When it is time to place a parent in a nursing home, the selection is one of the toughest decisions that family caregivers face. Moving into a long-term care facility involves major changes in an elderly person’s life—and yours.

Use the following list of questions as a guide while touring prospective nursing homes. To make it easy, print out a checklist for each facility you visit so you can record the answers you receive from administrators as well as your own observations. Then, compare the lists to help you select the nursing home that best fits your loved one’s needs and preferences.

To find skilled nursing facilities and other types of senior housing in your local area, visit the Find Senior Care Directory.

Questions to Ask When Touring Nursing Homes

  • Is the nursing home certified by Medicare and/or Medicaid?
  • Is the nursing home accepting new residents?
  • Is there a waiting list? If so, how long is the waiting period for admission?
  • How many beds (residents) does the facility have?
  • Does the nursing home specialize in or have experience with the condition(s) that your loved one has? (e.g. dementia, stroke, Parkinson’s disease)
  • Does the facility have a specialized memory care unit on site for Alzheimer’s and dementia patients?
  • Does the nursing home offer physical therapy, occupational therapy, speech-language pathology or other rehabilitative services on site?
  • Is the staff licensed and certified?
  • Are background checks conducted on all employees?
  • Does the facility measure staff turnover and, if so, what is the turnover rate?
  • What is the staff-to-resident ratio at the nursing home?
  • Does the facility offer an abuse prevention training program for employees?
  • Are employees required to complete any kind of continuing education or ongoing training?
  • Have any complaints been made about the nursing home?
  • Have any inspection citations or lawsuits been filed against the facility?
  • How does the facility prevent and detect abuse?
  • Can residents make choices about their daily routine (if they are mentally capable)?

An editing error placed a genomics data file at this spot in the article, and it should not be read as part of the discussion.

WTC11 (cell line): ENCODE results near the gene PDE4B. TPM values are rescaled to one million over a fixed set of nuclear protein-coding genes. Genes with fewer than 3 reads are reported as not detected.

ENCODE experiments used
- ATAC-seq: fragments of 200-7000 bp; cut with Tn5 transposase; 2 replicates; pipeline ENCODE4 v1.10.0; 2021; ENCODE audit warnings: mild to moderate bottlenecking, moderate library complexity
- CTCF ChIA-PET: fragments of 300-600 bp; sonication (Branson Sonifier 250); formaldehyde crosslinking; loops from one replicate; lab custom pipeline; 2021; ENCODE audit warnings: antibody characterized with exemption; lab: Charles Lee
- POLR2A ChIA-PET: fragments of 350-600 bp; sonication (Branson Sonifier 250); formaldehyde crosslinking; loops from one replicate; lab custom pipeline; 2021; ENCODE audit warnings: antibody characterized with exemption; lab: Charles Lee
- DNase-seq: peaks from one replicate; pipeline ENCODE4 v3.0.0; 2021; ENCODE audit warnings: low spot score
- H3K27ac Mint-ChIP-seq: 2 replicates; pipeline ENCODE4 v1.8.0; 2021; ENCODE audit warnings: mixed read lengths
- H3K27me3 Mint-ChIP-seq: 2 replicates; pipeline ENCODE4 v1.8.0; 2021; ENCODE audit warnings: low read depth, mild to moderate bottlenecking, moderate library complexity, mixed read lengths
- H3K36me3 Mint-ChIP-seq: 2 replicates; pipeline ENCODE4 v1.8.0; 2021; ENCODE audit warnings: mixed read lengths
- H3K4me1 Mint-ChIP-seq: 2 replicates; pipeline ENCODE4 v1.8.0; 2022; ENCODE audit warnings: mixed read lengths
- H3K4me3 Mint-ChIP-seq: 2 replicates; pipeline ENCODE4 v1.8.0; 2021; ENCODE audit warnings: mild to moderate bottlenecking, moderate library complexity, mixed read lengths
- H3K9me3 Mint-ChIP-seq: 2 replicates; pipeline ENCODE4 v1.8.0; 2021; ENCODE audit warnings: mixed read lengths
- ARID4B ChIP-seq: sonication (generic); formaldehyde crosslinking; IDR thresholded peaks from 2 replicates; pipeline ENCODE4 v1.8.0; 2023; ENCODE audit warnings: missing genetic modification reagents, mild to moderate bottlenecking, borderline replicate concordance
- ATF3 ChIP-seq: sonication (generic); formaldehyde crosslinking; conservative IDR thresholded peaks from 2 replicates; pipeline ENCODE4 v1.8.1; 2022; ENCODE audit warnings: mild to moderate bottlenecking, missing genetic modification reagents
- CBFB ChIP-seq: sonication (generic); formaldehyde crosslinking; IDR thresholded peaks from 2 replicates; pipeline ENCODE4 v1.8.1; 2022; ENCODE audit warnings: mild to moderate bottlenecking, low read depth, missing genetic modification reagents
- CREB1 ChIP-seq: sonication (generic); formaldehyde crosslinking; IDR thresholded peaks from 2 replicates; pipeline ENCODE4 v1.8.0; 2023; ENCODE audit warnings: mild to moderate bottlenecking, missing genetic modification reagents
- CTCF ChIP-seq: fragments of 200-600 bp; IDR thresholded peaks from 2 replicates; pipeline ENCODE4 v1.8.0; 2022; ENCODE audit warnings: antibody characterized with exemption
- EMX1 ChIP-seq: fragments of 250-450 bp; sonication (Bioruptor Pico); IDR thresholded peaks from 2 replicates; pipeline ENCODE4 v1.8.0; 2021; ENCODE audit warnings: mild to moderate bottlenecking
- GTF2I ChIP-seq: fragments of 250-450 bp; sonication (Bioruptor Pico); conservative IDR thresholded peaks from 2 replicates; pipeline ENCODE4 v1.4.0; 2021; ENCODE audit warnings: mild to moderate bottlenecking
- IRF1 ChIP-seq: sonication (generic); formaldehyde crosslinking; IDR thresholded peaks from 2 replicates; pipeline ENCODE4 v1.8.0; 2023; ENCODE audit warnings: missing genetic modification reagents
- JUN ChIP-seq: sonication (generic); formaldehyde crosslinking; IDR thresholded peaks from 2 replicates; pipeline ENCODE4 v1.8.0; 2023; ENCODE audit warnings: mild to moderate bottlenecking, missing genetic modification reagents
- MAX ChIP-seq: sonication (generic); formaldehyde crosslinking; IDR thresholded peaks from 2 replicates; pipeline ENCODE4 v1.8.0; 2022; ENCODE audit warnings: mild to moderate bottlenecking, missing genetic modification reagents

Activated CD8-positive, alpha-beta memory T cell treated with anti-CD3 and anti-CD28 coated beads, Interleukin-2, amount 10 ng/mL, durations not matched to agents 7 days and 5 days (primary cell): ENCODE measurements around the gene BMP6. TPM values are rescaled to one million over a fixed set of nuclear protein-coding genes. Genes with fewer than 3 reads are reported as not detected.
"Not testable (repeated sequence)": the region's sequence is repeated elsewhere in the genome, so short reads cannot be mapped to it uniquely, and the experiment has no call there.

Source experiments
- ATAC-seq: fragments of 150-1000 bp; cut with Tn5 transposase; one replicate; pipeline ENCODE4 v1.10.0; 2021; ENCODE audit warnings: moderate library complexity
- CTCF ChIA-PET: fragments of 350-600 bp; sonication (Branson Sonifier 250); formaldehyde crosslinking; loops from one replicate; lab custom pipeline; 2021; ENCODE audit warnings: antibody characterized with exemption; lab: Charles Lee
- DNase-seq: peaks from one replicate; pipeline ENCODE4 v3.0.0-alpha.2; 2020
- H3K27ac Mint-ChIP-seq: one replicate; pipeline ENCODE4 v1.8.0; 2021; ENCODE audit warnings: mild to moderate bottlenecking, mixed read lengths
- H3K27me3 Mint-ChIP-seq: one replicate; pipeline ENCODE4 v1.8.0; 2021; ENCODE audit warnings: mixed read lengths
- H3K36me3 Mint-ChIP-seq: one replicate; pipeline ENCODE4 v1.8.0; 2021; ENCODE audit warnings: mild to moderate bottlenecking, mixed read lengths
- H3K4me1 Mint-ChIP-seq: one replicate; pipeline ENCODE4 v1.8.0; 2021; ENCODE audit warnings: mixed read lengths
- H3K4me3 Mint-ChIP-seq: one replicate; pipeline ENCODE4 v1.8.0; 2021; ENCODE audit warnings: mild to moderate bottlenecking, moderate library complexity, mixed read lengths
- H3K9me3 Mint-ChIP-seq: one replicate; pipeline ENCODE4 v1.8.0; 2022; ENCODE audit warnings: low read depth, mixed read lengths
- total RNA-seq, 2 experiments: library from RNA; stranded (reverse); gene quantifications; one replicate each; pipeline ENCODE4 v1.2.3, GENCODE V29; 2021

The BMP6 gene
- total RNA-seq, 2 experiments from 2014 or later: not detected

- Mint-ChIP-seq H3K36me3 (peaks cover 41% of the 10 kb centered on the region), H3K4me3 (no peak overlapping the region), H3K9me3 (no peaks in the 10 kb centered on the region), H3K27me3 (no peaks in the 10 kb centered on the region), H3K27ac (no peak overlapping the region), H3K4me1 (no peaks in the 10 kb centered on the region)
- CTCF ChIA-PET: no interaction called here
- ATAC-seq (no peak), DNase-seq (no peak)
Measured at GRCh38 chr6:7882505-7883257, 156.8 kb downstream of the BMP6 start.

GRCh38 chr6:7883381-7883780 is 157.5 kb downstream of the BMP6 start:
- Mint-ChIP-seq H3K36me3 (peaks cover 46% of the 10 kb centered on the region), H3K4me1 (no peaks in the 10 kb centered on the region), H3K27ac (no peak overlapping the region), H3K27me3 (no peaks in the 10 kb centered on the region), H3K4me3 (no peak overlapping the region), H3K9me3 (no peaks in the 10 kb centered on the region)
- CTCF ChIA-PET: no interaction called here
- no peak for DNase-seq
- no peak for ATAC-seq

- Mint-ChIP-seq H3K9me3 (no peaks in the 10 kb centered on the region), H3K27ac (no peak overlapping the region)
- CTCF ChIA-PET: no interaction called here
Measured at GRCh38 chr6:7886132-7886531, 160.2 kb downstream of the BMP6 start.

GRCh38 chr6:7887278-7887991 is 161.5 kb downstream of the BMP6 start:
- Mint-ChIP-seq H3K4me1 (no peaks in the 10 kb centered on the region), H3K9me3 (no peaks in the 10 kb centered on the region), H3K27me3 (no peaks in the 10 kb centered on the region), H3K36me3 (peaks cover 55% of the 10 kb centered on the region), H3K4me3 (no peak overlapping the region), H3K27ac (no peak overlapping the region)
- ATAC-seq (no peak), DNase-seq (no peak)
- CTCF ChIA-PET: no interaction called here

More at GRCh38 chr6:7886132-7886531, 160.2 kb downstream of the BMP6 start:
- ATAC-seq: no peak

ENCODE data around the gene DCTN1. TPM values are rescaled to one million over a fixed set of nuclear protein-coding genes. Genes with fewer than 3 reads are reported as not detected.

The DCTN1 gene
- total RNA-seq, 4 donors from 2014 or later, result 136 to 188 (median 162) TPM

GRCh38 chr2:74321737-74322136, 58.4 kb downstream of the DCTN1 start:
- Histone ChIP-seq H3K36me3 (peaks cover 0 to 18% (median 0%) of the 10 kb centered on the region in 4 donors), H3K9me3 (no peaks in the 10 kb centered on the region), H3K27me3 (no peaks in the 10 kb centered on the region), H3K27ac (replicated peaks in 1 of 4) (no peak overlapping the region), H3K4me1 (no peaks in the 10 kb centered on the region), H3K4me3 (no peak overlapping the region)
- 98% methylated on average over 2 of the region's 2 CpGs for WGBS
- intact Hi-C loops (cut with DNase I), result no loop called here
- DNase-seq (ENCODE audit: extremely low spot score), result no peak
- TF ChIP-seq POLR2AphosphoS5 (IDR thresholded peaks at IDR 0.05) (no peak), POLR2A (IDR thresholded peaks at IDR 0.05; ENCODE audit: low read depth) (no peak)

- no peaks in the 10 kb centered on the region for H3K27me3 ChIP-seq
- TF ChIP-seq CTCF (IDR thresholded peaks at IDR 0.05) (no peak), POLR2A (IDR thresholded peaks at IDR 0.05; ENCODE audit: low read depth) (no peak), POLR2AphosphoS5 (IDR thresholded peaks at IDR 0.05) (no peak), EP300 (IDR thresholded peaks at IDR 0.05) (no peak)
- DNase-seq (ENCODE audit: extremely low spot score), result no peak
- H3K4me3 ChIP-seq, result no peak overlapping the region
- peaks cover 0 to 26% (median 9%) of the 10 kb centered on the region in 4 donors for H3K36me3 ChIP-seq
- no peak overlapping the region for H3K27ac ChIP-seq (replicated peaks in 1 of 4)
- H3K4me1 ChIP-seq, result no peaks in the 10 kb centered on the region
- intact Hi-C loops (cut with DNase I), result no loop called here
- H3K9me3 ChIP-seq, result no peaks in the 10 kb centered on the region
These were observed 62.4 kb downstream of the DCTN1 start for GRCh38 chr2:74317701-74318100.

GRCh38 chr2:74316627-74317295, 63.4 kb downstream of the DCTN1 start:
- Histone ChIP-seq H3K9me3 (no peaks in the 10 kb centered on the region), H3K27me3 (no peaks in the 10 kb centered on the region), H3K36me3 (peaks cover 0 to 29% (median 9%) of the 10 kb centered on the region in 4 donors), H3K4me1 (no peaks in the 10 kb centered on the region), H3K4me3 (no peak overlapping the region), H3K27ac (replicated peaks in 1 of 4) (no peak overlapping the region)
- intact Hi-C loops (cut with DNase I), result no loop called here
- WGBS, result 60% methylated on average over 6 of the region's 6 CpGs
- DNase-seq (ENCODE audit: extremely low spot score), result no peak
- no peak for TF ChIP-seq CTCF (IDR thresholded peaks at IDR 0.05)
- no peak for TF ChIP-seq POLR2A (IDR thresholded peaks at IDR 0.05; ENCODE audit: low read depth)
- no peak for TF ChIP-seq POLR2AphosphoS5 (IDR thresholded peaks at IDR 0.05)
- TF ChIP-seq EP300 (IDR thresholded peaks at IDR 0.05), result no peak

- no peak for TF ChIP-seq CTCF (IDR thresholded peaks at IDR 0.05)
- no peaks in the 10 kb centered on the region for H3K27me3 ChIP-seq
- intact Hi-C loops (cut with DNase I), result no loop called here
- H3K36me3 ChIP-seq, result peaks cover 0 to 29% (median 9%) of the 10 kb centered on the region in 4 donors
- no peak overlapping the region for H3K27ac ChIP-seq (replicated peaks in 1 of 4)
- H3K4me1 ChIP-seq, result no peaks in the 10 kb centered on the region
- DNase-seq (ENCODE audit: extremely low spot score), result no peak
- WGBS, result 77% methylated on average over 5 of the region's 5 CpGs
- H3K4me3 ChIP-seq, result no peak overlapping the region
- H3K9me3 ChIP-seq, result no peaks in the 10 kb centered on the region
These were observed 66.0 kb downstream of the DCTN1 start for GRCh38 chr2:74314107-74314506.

• What kind of activities and amenities does the facility offer?
  • What are the visiting hours?
  • Does the nursing home meet your loved one’s cultural and religious needs?
  • Can residents bring their own furniture and personal items to decorate their rooms?
  • Are the common areas clean, pleasant and comfortable?
  • Is there an outdoor area for recreation?
  • Is the dining room comfortable and quiet?
  • What menu options/special dietary offerings are available?
  • Does the food look and smell good?
  • Is food served at proper temperatures?
  • Can residents continue to see their personal doctors while living at the nursing home?
  • Do residents have the same direct caregivers, such as nurses, therapists and aides, on a daily basis?
  • Is the facility fully staffed at nights and on weekends and holidays?
  • Is there regular communication between families and administrators?
  • How often are care plan meetings held?
  • Does the nursing home have a resident and/or family council to propose and discuss unmet needs and improvements?
  • Are there doctors and registered nurses on staff? What hours do they work?
  • Does the nursing home have an arrangement with a local hospital for emergencies?
  • How does the facility handle falls?
  • Are there handrails and grab bars throughout the facility?
  • Are exits clearly marked?
  • Are spills and accidents cleaned up quickly?
  • Are hallways well-lit and free of clutter?
  • Are smoke detectors and sprinklers installed throughout the facility?

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